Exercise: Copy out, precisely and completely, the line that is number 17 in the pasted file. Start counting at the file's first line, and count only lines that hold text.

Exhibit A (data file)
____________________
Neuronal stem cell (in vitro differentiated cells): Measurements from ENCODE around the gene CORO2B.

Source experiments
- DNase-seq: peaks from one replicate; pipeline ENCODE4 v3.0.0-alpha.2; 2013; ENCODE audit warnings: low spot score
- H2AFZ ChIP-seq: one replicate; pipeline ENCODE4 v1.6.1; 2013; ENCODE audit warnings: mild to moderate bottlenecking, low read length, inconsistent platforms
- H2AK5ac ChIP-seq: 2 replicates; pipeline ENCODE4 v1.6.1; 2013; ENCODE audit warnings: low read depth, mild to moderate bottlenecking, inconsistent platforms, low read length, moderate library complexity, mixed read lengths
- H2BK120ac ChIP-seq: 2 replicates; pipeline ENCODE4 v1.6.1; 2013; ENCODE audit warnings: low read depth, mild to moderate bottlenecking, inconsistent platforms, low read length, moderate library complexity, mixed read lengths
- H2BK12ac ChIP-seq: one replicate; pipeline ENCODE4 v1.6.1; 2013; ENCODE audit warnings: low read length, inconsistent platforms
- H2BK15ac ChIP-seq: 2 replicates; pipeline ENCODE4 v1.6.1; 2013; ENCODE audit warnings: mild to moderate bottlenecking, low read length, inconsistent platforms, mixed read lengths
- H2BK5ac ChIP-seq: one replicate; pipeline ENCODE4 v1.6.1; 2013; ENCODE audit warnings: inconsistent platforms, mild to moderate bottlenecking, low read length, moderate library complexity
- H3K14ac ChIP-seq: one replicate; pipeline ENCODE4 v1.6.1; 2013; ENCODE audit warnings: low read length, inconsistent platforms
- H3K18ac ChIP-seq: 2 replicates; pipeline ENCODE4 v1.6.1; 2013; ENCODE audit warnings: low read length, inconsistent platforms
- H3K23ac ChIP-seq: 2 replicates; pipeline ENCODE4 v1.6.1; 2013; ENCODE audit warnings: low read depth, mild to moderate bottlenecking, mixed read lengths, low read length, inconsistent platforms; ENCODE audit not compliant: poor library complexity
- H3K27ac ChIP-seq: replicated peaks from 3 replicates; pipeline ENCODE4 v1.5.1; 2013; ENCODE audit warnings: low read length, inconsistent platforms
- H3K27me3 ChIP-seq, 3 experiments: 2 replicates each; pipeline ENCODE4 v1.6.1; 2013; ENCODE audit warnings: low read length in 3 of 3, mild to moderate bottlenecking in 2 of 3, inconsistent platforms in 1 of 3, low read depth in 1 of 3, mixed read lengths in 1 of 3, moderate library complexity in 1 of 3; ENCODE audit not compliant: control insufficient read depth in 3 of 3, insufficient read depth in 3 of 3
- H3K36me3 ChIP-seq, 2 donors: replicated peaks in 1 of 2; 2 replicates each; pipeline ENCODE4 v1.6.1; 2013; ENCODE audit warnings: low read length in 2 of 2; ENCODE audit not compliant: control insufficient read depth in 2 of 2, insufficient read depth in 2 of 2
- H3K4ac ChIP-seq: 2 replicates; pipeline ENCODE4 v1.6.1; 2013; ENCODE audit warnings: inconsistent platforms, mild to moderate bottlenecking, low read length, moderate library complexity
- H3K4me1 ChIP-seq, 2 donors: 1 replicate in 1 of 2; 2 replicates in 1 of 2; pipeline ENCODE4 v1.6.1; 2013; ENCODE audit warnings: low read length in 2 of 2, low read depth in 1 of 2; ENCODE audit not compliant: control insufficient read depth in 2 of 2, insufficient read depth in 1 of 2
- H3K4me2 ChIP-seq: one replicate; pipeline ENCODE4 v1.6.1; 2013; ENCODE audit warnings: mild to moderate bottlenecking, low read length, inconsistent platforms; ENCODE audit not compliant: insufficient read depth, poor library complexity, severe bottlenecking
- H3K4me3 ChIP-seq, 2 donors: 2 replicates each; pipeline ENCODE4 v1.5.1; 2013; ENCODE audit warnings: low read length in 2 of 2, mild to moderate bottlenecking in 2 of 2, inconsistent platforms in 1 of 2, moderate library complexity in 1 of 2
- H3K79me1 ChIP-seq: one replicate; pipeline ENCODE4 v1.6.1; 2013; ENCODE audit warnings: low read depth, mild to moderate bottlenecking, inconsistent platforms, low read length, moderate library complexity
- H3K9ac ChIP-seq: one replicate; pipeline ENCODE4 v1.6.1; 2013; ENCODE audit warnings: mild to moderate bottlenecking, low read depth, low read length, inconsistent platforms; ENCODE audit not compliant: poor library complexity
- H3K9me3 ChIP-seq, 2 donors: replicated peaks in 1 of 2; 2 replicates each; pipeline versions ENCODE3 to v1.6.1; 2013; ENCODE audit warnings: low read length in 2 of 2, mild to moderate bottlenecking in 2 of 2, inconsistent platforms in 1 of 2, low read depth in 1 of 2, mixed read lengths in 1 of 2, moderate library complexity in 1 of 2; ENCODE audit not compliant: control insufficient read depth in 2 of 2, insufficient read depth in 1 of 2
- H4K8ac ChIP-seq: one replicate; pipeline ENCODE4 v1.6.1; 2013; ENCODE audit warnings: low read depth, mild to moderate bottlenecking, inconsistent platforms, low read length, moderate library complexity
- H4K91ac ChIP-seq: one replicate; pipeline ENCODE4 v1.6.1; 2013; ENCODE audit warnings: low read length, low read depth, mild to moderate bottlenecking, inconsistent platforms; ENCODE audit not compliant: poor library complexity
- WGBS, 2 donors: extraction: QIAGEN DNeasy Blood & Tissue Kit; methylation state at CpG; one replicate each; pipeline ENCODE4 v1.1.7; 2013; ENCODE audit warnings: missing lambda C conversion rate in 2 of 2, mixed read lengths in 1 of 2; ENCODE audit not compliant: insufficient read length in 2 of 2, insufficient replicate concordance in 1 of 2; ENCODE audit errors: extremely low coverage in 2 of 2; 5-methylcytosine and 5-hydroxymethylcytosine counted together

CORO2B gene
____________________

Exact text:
- H3K4me1 ChIP-seq, 2 donors: 1 replicate in 1 of 2; 2 replicates in 1 of 2; pipeline ENCODE4 v1.6.1; 2013; ENCODE audit warnings: low read length in 2 of 2, low read depth in 1 of 2; ENCODE audit not compliant: control insufficient read depth in 2 of 2, insufficient read depth in 1 of 2